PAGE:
Researchers have found new evidence showing that even low consumption of red and processed meat can increase health risks which may shorten lifespan.
A step further from previous studies on the health implication of eating red and processed meat in large amounts, this new study shows that eating red meat occasionally may shorten lifespan.
The new study, which was carried out by researchers at Loma Linda University Health in California, looked at 96,000 Seventh-day Adventists in the US and Canada — which was later trimmed to 72,149.
Since about 50 per cent of Adventists are vegetarians, and those who do eat meat only eat small amounts, using this method allowed the researchers to investigate the effect of a low level intake of red and processed meat compared to eating no meat in a large setting.
“A question about the effect of lower levels of intakes compared to no-meat eating remained unanswered,” said Saeed Alshahrani, the study’s lead author said.
“We wanted to take a closer look at the association of low intakes of red and processed meat with all-cause, cardiovascular diseases, and cancer mortality compared to those who didn’t eat meat at all.”
Using the data, the researchers investigated the death of more than 7,900 Adventists over an 11-year period. They also carried out a dietary assessment of the same individuals using food frequency questionnaires.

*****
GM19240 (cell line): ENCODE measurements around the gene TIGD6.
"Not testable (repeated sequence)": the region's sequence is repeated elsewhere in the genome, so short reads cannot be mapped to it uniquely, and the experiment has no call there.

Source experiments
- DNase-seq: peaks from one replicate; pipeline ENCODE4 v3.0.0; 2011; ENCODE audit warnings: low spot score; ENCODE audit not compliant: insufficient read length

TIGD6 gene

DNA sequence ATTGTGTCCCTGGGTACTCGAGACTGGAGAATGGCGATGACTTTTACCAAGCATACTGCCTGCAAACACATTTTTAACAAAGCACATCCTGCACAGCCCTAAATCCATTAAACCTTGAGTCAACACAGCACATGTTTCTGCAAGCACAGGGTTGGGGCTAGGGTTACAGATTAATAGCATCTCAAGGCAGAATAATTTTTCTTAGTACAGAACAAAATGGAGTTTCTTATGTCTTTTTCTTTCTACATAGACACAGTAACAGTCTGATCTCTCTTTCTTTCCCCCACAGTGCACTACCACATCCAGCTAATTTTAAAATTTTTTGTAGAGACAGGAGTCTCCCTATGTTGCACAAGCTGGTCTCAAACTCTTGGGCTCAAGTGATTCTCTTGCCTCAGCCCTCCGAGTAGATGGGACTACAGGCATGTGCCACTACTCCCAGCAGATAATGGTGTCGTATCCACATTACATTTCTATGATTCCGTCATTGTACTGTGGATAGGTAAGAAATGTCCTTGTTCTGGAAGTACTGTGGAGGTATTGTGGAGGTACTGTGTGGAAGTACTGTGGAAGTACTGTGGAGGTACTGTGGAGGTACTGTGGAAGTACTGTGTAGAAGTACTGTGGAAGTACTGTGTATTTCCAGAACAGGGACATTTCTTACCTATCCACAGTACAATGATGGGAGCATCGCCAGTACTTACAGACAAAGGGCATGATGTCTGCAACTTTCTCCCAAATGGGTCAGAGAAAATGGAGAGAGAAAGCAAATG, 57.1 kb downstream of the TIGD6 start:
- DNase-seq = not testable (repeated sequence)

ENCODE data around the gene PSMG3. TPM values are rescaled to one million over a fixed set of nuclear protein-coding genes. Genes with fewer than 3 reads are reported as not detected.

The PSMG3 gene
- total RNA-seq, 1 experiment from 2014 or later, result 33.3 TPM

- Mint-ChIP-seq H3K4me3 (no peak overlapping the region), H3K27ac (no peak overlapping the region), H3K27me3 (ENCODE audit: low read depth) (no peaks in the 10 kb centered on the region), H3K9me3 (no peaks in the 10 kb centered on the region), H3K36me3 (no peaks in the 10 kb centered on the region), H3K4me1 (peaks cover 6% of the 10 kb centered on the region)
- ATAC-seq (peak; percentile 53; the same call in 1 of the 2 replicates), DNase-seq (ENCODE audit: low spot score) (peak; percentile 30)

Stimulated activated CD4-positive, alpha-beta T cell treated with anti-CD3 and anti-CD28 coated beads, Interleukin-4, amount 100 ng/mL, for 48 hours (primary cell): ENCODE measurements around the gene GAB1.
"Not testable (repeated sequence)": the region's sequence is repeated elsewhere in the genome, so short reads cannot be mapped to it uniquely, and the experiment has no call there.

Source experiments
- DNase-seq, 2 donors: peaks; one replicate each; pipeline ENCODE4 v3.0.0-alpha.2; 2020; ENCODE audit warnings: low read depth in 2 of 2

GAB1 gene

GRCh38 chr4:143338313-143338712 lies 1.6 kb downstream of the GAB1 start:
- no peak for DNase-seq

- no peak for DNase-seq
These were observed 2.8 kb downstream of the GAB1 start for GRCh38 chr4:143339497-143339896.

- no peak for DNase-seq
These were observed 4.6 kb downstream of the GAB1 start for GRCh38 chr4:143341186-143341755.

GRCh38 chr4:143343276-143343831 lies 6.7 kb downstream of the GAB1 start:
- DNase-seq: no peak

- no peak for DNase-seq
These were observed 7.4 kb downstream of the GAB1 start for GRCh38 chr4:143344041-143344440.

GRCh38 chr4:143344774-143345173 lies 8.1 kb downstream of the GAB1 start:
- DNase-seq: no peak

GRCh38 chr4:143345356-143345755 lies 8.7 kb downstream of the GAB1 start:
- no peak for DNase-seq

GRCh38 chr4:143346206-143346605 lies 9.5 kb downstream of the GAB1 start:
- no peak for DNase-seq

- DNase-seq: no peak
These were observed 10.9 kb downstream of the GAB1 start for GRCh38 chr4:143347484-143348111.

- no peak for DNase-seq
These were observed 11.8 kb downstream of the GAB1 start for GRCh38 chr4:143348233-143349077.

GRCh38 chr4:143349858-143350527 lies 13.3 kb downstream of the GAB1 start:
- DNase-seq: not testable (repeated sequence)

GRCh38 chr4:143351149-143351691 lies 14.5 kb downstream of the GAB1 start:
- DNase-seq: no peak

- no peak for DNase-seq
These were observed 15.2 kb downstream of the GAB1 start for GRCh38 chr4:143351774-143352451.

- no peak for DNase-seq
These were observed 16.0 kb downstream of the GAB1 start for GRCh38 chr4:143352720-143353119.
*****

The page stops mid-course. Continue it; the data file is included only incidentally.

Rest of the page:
Findings revealed that among the participants who consumed meat, 90 per cent ate 2 ounces or less of red meat per day.
The study also showed that cardiovascular disease was responsible for almost 2,600 death cases, while more than 1,800 deaths related to cancer.
Published in the journal Nutrients, the study concluded that there was an association between the consumption of a combination of red and processed meats and a higher risk of both total and cardiovascular disease deaths.
Michael Orlich, co-author of the study, also said the findings supported the growing body of research which suggests that red and processed meats can have a negative effect on health.
“Our findings give additional weight to the evidence already suggesting that eating red and processed meat may negatively impact health and lifespan,” he said.
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